The Concoction

An Ethiopian woman's musings on Africa, the world and everything in between

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        Global Voices Online - The world is talking. Are you listening?
        Wednesday, August 16, 2006
        The rich giveth. The rich taketh away
        Development aid has gone a full circle without much effect on poverty in Africa. Direct aid to governments was outdated as ineffective and politically intrusive. Then, we had a wave of NGOs of all forms, shapes and sizes – secular/religious, relief/development, local/international, vague/confused (this one is my addition). Now, well since last year, the OECD decided to flip back to direct aid because there is no evidence that there NGOs are any better than corrupt governments. Ouch!

        I have difficulties buying the "recipient governments use aid for political purposes" argument as if donor countries don't have political motives. Let's face it aid is the most effect carrot for every one.

        During the Cold War, governments often received aid for geo-strategic reasons with very little money actually reaching poor people. One example was US support for the late dictator of Zaire, Joseph Mobutu, because he was seen as anti-communist. (BBC )

        The thing is, not much have changed today. Donor countries still use aid for geo-strategic reasons. The Cold War may be over, but a much warmer war has replaced it and aid is proving to be a very handy instrument.

        What is very annoying about the whole aid discussion (bickering rather) is that the same old arguments get recycled to death, and those who are really "involved" in development aid are afraid to get political. OECD’s "one of a kind" evaluation of direct giving admits...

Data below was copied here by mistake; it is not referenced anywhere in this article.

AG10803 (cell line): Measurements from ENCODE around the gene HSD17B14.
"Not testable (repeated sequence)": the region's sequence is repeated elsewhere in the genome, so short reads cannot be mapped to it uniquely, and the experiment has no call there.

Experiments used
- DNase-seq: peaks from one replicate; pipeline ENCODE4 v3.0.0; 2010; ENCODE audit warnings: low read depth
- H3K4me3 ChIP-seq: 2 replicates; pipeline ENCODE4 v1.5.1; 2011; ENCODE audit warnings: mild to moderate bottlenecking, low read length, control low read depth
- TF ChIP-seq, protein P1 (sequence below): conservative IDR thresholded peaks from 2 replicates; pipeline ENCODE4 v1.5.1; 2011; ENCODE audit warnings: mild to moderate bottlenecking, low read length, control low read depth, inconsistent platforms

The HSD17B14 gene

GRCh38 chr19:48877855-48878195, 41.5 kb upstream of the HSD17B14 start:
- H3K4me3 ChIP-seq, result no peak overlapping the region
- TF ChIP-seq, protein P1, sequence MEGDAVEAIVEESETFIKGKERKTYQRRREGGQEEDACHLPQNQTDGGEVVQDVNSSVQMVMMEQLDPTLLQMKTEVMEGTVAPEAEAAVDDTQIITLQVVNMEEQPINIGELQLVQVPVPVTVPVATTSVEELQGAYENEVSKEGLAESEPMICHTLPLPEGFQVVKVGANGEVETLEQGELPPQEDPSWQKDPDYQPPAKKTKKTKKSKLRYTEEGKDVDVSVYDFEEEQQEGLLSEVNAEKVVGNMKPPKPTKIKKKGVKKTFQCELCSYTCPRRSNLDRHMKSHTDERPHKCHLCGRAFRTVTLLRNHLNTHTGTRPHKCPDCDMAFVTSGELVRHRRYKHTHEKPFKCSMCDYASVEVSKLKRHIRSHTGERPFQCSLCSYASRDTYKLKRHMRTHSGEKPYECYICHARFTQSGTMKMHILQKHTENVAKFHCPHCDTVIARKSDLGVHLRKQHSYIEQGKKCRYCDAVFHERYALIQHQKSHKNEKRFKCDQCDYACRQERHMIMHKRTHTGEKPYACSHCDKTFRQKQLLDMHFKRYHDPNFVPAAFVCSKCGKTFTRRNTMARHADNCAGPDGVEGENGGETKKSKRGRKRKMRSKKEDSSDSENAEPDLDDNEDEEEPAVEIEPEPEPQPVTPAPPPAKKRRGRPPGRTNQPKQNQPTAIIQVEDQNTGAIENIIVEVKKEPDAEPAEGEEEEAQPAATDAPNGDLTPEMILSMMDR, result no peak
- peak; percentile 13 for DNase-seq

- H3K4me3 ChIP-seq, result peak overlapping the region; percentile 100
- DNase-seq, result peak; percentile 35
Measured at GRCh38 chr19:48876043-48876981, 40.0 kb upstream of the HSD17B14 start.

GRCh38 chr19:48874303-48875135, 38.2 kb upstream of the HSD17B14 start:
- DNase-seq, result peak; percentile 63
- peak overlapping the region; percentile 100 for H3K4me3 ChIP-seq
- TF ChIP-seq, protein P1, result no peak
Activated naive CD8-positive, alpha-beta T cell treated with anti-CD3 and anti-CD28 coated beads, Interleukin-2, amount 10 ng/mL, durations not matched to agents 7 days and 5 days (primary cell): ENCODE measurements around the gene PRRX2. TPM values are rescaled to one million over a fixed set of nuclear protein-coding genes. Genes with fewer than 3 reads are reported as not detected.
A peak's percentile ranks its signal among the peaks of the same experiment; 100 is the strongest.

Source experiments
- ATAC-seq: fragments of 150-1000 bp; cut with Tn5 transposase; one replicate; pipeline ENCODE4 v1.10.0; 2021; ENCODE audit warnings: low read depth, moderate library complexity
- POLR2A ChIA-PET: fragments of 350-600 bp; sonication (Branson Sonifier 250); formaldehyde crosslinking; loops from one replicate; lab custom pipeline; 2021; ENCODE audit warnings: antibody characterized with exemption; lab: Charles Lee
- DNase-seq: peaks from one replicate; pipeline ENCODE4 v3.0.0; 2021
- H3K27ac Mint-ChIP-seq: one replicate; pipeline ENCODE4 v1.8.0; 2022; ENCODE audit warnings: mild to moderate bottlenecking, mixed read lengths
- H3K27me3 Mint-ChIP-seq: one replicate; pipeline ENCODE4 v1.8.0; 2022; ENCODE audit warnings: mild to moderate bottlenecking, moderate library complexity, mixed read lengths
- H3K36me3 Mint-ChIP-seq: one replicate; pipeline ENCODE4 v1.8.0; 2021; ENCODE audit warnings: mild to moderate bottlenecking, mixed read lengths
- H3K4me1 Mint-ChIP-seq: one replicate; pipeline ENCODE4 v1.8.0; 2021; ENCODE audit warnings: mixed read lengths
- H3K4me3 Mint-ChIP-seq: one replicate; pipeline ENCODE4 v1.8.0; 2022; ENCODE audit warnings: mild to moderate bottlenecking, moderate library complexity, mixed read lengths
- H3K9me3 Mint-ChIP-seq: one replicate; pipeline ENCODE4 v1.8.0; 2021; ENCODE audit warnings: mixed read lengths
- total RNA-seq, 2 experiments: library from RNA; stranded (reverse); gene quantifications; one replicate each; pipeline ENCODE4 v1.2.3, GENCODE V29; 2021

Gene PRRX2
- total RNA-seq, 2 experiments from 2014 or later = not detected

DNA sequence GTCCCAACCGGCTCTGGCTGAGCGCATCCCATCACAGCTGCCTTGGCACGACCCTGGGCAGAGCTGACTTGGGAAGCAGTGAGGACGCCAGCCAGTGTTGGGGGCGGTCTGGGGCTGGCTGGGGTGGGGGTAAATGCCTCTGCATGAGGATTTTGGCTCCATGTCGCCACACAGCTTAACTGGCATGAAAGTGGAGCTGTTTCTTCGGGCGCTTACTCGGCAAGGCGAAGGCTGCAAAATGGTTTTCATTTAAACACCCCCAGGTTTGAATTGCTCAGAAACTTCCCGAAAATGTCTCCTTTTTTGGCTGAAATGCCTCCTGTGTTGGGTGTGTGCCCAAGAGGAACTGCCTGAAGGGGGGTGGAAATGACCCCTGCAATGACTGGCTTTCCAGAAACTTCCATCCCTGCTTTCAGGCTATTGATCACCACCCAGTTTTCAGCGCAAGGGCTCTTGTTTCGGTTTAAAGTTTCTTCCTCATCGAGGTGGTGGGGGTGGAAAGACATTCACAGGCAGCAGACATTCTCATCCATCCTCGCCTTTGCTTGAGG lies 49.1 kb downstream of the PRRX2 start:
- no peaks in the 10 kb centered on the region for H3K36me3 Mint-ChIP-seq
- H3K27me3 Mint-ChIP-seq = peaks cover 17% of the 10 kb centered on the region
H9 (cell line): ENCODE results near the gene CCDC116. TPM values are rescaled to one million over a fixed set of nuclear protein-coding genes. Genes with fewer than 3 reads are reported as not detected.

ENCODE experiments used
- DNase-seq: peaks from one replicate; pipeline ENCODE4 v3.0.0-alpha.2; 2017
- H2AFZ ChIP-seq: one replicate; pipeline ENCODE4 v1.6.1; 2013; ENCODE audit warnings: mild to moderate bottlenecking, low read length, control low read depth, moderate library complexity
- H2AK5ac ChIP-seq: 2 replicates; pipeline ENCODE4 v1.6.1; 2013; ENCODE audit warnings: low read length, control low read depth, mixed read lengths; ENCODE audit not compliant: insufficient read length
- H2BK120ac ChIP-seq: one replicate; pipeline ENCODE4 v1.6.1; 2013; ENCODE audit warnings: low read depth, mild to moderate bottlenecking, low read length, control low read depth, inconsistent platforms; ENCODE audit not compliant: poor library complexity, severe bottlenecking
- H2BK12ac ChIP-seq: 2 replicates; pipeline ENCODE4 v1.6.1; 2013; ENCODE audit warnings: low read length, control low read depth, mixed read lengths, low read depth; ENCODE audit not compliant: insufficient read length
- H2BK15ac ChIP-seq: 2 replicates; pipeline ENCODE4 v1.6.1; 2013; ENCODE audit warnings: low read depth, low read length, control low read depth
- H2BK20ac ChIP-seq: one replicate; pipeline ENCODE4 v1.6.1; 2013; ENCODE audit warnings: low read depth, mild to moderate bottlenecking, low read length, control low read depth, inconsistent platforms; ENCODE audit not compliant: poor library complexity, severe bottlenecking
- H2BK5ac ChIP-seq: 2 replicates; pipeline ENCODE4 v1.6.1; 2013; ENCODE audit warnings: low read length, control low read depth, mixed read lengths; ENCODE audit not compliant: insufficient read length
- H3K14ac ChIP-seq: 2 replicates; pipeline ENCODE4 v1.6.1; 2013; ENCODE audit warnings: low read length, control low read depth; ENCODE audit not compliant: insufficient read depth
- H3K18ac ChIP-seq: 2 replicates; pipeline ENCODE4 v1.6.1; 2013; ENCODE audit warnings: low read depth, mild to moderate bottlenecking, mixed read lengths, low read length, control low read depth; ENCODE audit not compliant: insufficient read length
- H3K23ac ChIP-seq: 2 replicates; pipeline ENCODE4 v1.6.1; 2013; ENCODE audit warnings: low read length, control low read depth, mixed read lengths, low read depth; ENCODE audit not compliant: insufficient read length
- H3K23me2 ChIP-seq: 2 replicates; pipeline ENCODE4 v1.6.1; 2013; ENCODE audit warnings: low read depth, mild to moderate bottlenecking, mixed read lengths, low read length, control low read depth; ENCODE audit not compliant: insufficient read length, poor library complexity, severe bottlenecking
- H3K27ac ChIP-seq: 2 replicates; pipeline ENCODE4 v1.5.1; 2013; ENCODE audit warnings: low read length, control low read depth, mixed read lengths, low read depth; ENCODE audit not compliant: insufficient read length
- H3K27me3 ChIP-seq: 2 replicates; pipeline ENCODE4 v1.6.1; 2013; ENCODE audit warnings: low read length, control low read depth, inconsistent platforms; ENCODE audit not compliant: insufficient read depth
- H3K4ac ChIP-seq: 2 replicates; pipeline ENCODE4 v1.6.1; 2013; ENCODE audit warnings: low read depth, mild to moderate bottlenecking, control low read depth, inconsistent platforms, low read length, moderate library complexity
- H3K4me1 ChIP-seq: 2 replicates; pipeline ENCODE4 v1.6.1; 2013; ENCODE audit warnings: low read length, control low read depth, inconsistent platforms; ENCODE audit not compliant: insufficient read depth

While there were increases in expenditure in areas such as health and education, any increase in the incomes of the very poor is not yet evident.

        Well, that’s news!

        A few success stories here and there get trumpeted so loud in a desperate effort to say "you see, you see, it can work". I often wonder if a major breakthrough is ever to come for development thinking and doing or if the words of Palagunmi Sainath would still resinate 2 dacades from now...
        Development is the strategy of evasion. When you can't give people land reform, give them hybrid cows. When you can't send children to school, try non-formal education. When you can’t provide basic health to people, talk of health insurance. Can't give them jobs? Not to worry, just redefine the words "employment opportunities". Don't want to do away with using children as a form of slave labour? Never mind. Talk of "improving the conditions of child labour!" It sounds good. You can even make money out of it. — Palagunmi Sainath, Everybody Loves a Good Drought; Stories from India’s Poorest Districts, (Penguin Books, 1996), p.421
        Via Global Issues
        posted by Fikirte @ 9:17 PM   Digg!
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        Kamilat - victim of acid burning The face of VAW - violence against women. It should and can be stopped with enough commitment. Helping one woman at a time is a start.
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